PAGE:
Kuala Lumpur (The Star/ANN) - It's Chinese New Year. And Psy is coming to town. The South Korean sensation is set to light up the Barisan Nasional's Chinese New Year celebrations at the Han Chiang High Scool grounds in Penang.
Penang is a state administered by Democratic Action Party secretary-general Lim Guan Eng whose party has its own take on the Gangnam-style hit song. It will be interesting, to say the least. And a lot of people are going psycho.
Already, the ante is being upped, with the chief minister, the deputy prime minister and many others getting hot under the collar over the show and what the thousands expected at the party should wear.
People's Action Party leader Abdul Aziz Nik Mat, for one, cannot figure out what the fuss is all about.
He did not know Psy was a guy. He actually thought it was a woman who needed to keep her aurat under wraps.
The Korean is certainly not a woman but he does sing about them. And talking of aurat, sexy ladies exposing many parts of their bodies are also in the news these days.
In Kulim, just minutes out of Penang and into Kedah, pictures of a politican's brother doing the equine-style dance with a woman wearing little more than her underwear are in the papers. Hey, sexy lady, like Psy would say. Again, the politicians have their knickers in a knot.
It's really about the rules. The Kedah state government came up with a set of guidelines and everyone was up in arms. Along came a gung-ho politician ready to show up the other side. And the freak show began.
We cannot quite blame the politician's brother. The party was going on and he was just joining in. If only there had been no silly guideline or dress code in the first place.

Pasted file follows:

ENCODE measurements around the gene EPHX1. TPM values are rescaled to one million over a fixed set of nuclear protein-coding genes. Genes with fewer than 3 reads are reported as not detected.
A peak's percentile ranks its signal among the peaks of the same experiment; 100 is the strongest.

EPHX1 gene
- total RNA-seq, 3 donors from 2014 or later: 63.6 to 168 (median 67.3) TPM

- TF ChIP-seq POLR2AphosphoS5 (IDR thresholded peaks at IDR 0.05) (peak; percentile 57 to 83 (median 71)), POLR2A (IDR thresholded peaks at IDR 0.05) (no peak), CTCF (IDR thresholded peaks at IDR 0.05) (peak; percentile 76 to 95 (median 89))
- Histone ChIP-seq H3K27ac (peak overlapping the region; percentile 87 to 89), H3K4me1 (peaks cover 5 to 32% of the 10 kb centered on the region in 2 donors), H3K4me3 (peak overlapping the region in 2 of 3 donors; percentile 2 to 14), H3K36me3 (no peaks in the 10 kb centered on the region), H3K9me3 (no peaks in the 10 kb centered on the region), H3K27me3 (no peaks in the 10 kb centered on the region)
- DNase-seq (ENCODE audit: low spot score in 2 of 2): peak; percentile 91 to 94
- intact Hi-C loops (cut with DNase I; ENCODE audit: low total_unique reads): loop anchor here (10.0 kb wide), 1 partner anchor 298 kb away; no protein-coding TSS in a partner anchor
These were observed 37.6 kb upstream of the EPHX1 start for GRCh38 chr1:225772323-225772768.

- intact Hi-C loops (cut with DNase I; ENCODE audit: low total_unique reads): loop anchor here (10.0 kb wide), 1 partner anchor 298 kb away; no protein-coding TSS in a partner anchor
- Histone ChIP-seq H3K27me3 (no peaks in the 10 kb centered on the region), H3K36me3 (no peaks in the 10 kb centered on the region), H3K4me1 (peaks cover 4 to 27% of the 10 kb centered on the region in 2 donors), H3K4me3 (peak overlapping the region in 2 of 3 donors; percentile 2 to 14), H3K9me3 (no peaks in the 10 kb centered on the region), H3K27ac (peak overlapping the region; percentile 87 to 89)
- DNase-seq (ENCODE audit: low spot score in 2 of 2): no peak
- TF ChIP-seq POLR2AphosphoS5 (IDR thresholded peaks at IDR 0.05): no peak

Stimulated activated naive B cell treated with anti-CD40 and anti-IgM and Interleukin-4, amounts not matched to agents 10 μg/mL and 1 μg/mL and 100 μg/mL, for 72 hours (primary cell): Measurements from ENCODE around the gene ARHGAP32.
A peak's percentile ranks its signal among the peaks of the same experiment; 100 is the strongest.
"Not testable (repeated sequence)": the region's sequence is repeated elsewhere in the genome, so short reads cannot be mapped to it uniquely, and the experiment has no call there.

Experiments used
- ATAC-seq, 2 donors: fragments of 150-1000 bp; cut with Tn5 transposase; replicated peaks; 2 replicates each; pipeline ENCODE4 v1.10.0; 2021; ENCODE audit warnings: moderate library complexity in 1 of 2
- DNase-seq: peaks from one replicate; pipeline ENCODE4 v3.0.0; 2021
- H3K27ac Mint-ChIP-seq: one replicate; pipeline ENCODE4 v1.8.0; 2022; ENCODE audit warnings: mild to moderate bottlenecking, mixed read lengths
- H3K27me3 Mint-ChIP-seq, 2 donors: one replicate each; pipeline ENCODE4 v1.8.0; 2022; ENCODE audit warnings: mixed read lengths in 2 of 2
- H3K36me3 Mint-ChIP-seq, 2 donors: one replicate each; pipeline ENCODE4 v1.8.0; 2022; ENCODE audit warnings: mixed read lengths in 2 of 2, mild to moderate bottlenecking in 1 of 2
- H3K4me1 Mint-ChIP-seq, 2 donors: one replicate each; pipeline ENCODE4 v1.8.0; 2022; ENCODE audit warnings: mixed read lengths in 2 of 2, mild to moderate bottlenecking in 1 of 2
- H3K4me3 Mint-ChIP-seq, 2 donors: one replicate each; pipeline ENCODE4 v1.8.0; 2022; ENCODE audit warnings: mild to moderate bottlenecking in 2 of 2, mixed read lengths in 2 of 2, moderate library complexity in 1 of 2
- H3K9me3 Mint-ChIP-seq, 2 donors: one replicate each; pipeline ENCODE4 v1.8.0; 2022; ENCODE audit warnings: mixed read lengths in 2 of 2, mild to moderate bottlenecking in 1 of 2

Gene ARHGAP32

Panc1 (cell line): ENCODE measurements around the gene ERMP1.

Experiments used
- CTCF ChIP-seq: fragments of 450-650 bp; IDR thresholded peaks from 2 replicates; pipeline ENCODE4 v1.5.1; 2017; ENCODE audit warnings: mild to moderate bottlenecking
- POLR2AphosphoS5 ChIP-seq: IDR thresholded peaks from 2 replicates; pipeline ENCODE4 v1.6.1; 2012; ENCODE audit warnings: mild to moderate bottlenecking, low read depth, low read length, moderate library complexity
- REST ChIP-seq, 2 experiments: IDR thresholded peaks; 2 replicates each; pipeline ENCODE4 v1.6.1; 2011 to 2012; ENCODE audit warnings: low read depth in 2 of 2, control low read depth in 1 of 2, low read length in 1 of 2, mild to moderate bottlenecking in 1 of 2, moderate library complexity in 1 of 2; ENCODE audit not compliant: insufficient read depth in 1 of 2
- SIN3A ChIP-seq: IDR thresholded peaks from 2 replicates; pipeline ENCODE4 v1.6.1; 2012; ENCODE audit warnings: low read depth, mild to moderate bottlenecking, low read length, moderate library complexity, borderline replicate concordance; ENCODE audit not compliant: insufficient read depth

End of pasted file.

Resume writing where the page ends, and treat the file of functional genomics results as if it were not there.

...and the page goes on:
I was in Penang two weeks ago. It was Thaipusam. And Psy got in on the act there as well. A kavadi-bearer and his friends were caught on video dancing to Psy's Gangnam Style at a thaneer panthal (refreshment stall). It was a religious festival - a time for penance, prayer and thanksgiving. So what in God's name was Psy doing there?
In this day and age when almost everyone is walking around with a camera phone, it was quite a foolish thing for the kavadi-bearer and his friends to do.
And you know what, it could well have been me. I was a kavadi-bearer, too, and walking away from a thaneer panthal when the catchy Psy song came on. Would I have danced to it if I had been a few minutes late in walking off? I really don't know.
I do remember wondering about why anyone would play that song. Just days earlier, I had been in Penang's Little India and ran into a loud mix of fast-paced music - very danceable-to stuff. And the lyrics were very religious ones. There were even Hindu mantras set to fast music.
Yet, someone chose to ignore all that stuff and play Psy's song instead. The kavadi-bearer and his friends looked like chumps jumping up and down on the streets but it is the man behind the console at the thaneer panthal who should be taken to task.
If only he had not played that song, Thaipusam would have stayed a religious festival.
I'm not one who believes too much in rules - in fact, I have complained that the festival in Penang has become much less fun with a whole new set of rules - but Oppa Gangnam-style for Thaipusam? Thanks, but no thanks.
And it's not just Thaipusam. There is also a YouTube video of a church priest, said to be a Father Chapaulus, doing the Oppa Sungdang (church) style where a woman goes from looking like a nun to being, well, a sexy lady. Most of those who viewed it didn't find it very tasteful.
Psy's song may be an enjoyable one but it has no place in religious places. They can just keep it for football goal celebrations or golf birdie ones.
Psy's song is a really catchy one and it has a record number of views on YouTube. The writer feels we should just enjoy the song and rather special dance but not make too much of a song and dance about it.